I convert all the amps I work on to properly safety-earth-grounded-chassis appliances with a three-prong plug. Some isolation of the amp’s ground reference and the chassis is needed to prevent noise from ground loops. A common method is to insert a small resistance between the amp’s ground reference and the chassis, with a small capacitor in parallel to conduct RF. This works great, but gives no protection from power supply faults, such as a power supply wire touching the chassis. So I’ve included a bridge rectifier, also in parallel, acting as a diode clamp for safety. It does nothing in normal operation, but clamps any faults above 1V to the chassis.
More on the earth-loop breaker here…
The original bridge rectifiers were the old-style square types, bolted to the chassis for heat-sinking, and connected to the power supply with wire, spade and ring terminals. The newer, low-profile, flat-pack style bridge rectifiers allow me to mount them directly beneath the circuit board, bolted to the chassis for heat-sinking. Wire lengths are shortened, and 8 mechanical connections eliminated.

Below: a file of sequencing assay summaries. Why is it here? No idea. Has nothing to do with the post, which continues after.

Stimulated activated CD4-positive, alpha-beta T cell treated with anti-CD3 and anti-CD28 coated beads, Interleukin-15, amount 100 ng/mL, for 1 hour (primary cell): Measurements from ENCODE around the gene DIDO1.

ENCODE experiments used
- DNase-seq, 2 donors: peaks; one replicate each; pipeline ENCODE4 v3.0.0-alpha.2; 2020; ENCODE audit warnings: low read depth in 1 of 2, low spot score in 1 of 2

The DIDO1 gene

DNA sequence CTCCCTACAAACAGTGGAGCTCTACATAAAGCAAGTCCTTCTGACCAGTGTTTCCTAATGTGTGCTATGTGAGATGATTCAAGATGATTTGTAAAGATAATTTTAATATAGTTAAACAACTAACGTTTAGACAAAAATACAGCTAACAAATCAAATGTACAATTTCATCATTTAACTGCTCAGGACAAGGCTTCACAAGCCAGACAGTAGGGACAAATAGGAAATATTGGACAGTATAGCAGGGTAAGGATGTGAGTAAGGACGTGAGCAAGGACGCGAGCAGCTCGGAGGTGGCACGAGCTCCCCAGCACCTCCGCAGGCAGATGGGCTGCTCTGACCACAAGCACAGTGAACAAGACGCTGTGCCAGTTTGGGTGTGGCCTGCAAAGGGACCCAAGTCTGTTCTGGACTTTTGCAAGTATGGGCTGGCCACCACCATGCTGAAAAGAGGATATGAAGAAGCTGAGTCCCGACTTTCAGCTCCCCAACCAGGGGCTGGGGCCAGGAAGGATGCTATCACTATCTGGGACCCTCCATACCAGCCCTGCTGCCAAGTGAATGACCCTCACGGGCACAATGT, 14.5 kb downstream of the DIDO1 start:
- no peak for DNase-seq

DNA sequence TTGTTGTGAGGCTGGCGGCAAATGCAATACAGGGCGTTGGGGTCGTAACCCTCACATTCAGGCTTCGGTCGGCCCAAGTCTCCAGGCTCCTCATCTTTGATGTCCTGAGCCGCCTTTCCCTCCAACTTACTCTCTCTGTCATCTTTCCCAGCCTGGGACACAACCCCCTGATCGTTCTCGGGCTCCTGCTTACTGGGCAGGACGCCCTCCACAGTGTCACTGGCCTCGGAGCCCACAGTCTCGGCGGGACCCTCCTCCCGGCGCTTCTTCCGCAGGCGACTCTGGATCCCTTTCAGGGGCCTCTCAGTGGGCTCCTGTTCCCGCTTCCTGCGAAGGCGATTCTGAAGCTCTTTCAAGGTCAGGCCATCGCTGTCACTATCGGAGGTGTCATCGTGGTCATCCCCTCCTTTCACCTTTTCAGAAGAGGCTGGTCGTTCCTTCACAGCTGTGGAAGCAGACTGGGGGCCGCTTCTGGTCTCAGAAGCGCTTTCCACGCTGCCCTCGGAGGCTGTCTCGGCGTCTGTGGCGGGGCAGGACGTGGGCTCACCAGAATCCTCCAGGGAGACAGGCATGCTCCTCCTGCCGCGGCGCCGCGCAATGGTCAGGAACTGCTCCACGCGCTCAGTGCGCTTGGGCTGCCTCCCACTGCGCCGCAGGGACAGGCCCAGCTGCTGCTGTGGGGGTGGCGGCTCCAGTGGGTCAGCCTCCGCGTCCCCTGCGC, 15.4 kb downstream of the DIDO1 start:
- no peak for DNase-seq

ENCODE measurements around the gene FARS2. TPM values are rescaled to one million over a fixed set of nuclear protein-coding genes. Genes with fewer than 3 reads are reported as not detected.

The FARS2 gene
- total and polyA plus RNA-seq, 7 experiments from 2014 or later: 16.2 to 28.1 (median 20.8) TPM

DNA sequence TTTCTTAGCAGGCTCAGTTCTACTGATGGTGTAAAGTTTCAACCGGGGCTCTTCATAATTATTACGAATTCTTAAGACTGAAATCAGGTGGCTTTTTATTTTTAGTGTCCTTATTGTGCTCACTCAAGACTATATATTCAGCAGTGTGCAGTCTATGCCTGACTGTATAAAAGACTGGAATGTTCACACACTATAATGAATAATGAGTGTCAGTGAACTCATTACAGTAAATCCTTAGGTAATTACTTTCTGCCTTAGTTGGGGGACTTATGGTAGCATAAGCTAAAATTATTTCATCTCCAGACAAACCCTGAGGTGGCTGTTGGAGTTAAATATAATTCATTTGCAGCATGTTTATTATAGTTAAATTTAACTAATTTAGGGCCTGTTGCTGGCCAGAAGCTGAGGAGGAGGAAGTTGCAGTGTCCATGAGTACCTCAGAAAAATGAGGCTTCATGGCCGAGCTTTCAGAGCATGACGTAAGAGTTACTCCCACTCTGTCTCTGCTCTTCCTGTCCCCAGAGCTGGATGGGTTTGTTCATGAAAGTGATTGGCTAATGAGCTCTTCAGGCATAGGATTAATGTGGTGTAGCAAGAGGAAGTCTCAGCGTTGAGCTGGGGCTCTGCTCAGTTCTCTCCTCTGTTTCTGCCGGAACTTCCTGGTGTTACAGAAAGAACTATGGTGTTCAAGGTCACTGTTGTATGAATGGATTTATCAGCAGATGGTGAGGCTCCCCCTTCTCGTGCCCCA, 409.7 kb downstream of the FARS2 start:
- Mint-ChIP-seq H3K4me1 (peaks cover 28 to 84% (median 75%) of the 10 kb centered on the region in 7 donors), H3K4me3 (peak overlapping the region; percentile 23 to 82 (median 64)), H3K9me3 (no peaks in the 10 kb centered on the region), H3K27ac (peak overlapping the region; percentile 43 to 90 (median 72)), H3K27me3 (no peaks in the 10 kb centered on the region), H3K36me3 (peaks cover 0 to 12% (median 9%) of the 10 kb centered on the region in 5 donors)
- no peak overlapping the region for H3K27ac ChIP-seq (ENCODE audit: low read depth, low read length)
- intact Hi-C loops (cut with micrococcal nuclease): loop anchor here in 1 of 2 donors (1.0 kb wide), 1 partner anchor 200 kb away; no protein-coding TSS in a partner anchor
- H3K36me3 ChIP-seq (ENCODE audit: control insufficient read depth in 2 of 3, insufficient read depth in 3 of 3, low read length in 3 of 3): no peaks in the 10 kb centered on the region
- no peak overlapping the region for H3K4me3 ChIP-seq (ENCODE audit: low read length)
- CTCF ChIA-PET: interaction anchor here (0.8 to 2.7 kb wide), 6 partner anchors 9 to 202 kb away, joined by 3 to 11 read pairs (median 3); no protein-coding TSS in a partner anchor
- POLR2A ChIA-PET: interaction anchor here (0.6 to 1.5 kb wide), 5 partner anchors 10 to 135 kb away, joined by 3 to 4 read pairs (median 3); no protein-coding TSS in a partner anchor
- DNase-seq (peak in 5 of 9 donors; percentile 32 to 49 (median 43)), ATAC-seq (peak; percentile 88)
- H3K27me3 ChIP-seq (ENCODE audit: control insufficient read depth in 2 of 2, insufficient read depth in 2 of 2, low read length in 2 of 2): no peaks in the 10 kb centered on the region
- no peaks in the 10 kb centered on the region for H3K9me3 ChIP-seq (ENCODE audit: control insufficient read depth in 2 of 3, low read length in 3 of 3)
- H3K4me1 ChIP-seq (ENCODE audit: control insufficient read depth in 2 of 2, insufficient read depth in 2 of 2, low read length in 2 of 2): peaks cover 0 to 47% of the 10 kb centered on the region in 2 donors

The Hoppe’s Brain GFA-555 power supply works in both versions of the GFA-555; Mark I or Mark II. Price is $375, either for a DIY kit, or installed in an amp along with a refurbishing.
Thanks for reading!
Here’s a board installed in a GFA-555 II. I’ve switched to WAGO cage-clamp terminal blocks. These things are awesome! It makes a super tight spring-loaded connection that will not loosen over time as the typical rising-cage clamp types can. These give a high degree of confidence in the connection, and are easier to install as well. There are little levers you push to open the clamp and insert the wire. At first glance, a spring-loaded mechanism might seem like it would be weak, but actually, these things pinch really, really tight, and are designed in such a way that they self-tighten even further if you pull on them.